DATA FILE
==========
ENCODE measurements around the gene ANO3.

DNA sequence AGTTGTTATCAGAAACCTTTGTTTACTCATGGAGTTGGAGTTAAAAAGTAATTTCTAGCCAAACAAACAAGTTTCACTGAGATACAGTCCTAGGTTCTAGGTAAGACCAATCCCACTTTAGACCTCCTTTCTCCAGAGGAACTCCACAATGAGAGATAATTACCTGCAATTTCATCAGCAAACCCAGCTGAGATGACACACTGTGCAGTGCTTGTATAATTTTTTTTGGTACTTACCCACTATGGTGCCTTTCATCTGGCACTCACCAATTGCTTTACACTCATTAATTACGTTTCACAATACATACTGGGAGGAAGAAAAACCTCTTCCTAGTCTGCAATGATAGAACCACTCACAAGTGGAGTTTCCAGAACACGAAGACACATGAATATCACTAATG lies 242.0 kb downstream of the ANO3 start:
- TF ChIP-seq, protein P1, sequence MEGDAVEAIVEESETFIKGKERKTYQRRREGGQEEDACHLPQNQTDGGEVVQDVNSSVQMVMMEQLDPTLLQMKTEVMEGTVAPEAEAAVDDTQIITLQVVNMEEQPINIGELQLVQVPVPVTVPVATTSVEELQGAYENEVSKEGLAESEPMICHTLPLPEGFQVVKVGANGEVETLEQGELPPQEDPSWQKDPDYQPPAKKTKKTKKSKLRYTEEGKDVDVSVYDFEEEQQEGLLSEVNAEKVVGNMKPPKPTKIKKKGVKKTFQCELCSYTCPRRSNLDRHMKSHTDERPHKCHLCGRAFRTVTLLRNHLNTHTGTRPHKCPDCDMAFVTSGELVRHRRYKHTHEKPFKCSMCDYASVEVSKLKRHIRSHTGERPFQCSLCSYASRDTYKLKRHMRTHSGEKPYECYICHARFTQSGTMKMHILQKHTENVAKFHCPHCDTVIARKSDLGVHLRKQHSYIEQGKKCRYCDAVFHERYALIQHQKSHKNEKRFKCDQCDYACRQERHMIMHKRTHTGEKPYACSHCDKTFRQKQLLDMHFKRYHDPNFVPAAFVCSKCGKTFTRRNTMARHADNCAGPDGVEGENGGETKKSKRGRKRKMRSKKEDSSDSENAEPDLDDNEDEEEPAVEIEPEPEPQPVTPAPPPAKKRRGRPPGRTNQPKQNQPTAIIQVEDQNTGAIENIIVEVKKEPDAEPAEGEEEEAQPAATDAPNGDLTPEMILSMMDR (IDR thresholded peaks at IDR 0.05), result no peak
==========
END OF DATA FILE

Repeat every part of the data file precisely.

ENCODE measurements around the gene ANO3.

DNA sequence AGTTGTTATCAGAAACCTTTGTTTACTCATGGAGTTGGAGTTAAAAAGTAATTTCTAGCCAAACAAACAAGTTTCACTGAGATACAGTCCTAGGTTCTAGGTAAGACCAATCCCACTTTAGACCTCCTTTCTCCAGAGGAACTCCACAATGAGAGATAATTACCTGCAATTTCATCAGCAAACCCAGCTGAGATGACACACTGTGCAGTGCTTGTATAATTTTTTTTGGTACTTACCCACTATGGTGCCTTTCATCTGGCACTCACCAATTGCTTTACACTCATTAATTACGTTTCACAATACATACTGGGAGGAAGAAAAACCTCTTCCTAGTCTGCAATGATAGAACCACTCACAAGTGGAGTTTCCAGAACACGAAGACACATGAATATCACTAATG lies 242.0 kb downstream of the ANO3 start:
- TF ChIP-seq, protein P1, sequence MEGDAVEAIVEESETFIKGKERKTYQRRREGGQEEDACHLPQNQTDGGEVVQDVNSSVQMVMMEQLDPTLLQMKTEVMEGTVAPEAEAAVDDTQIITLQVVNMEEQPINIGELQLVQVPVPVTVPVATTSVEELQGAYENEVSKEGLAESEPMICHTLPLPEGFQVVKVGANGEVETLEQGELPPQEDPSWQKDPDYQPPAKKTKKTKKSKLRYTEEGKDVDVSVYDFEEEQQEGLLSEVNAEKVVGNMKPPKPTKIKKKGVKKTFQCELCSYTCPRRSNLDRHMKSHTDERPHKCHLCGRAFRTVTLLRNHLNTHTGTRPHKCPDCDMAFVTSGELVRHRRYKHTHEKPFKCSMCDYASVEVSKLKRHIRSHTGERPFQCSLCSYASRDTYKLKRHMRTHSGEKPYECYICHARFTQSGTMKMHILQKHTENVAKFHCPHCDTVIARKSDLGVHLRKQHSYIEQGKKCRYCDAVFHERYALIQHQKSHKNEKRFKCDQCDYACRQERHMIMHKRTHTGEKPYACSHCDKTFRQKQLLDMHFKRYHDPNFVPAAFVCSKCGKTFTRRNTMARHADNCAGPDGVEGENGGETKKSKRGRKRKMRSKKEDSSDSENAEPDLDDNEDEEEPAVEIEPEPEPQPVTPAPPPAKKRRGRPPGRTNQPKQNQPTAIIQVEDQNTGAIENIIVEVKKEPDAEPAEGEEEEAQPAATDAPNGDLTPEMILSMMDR (IDR thresholded peaks at IDR 0.05), result no peak